The First Seven Ecumenical Councils
325-Nicaea condemned Arianism and formulated the Nicene Creed.
381 – I Constantinople furthered condemned Arianism and added doctrines on the Holy Spirit to the Nicene Creed.
431 – Ephesus condemned Nestorianism and proclaimed Mary as the Mother of God.
451 – Chalcedon condemned Monophysitism and taught the hypostatic union of the two natures of Christ.
553 – II Constantinople condemned Nestorianism.
680-681 – III Constantinople condemned Monothelitism (that Jesus did not have a human will in addition to his divine will.)
787 – II Nicaea condemned Iconoclasm and permitted the veneration of icons.
What were the councils trying to accomplish? Their chief goal was maintaining the purity of the faith. The councils investigated whether a theologian’s doctrine conformed to the faith passed on by the apostles to the bishops. The second goal was to maintain the balances that underline each mystery of the faith.
St. Paul mentions the term “mystery” in three of his epistles to describe the faith, while at the same time also mentioning knowledge of the faith.
Romans 16: 25-26 Now to him who is able to strengthen you according to my gospel and the preaching of Jesus Christ, according to the revelation of the mystery which was kept secret for long ages but is now disclosed and through the prophetic writings is made known to all nations, according to the command of the Eternal God, to bring about the obedience of faith
[You might want to stop here and read the following verses in your own Bible. (Ephesians 1: 9-10; 3: 1-6, 8-10) (Colossians 1: 24-28; 2: 1-4; 4: 2-4)]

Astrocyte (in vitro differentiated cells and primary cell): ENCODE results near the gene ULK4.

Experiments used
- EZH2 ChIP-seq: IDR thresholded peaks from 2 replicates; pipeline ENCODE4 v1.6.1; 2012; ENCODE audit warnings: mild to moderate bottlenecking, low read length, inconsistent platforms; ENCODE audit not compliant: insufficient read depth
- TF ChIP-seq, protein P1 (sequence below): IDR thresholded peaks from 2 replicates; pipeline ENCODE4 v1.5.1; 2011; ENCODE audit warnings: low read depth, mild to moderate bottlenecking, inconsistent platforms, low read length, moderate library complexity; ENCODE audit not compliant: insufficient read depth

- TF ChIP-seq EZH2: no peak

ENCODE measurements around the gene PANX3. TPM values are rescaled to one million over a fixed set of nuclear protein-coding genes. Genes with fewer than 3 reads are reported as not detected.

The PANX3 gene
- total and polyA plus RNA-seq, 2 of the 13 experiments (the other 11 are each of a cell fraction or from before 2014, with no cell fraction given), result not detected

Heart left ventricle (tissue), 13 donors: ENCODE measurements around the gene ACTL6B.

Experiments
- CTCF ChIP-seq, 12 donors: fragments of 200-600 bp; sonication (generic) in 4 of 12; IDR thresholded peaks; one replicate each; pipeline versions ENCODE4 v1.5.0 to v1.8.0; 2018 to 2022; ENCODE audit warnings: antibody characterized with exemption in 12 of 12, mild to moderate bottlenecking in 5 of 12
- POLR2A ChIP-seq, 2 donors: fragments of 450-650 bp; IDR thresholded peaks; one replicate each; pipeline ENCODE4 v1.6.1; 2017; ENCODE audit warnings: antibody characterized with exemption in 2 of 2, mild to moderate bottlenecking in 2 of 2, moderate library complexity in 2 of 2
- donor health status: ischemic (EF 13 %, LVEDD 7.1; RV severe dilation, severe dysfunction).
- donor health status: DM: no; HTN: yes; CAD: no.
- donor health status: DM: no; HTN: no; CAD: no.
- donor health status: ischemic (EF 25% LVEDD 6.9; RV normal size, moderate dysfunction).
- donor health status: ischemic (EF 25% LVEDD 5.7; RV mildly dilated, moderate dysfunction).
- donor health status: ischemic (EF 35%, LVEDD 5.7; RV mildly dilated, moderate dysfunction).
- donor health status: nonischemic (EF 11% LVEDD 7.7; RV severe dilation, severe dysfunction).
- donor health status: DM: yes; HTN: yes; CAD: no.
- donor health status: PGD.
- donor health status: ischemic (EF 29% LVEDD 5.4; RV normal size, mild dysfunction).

Mysterion (Gk): This term is used 6 times in Ephesians and 22 times in the rest of the NT. St. Paul often teaches his readers about the hidden plan of God now manifest in the reign of Christ. (refer to the verses you just read.) The most likely background for this notion is the Book of Daniel where “mystery” (Aramaic: raz) appears 8 times in a single Chapter.(Dan 2: 18-19, 27-30, 47)
How do knowledge and mystery fit together when we speak of faith?
We assert that the mysteries of faith have been revealed by God in both Scripture and Sacred Tradition. This means that we know many elements of the Christian mysteries. The mysterious aspect rests in maintaining these elements of revelation even when it get hard.
For example: we read that God is one (Deut 6: 4; Mk 12: 29) yet Jesus reveals that the one God is three persons. At His baptism, the Father speaks, the Son is baptized, and the Holy Spirit hovers over Jesus. (Mt 3: 16-17; Lk 3: 21-23) A question then follows: How are there three persons in one God?
As Catholics we hold all that God has revealed in the mysteries and profess faith in them. We recognize that the mysteries of faith come from God and concern God. Since God is infinite, the mysteries are infinite. These mysteries intrigue our mind, heart and soul. For all eternity, these mysteries will fascinate us. Never will we be sated or bored and forever we will be drawn into the mysteries of God. That’s why our Catholic faith is an adventure and should bring us joy both here on earth and definitely in heaven.
Next time: The Creed and Scripture (Get your Bibles ready!)
Meditation: Which of the mysteries of faith is the easiest for me to accept? Which is the most challenging and why?
One response to “When the Church Calls a Council”
I just love your blog! God Bless, SR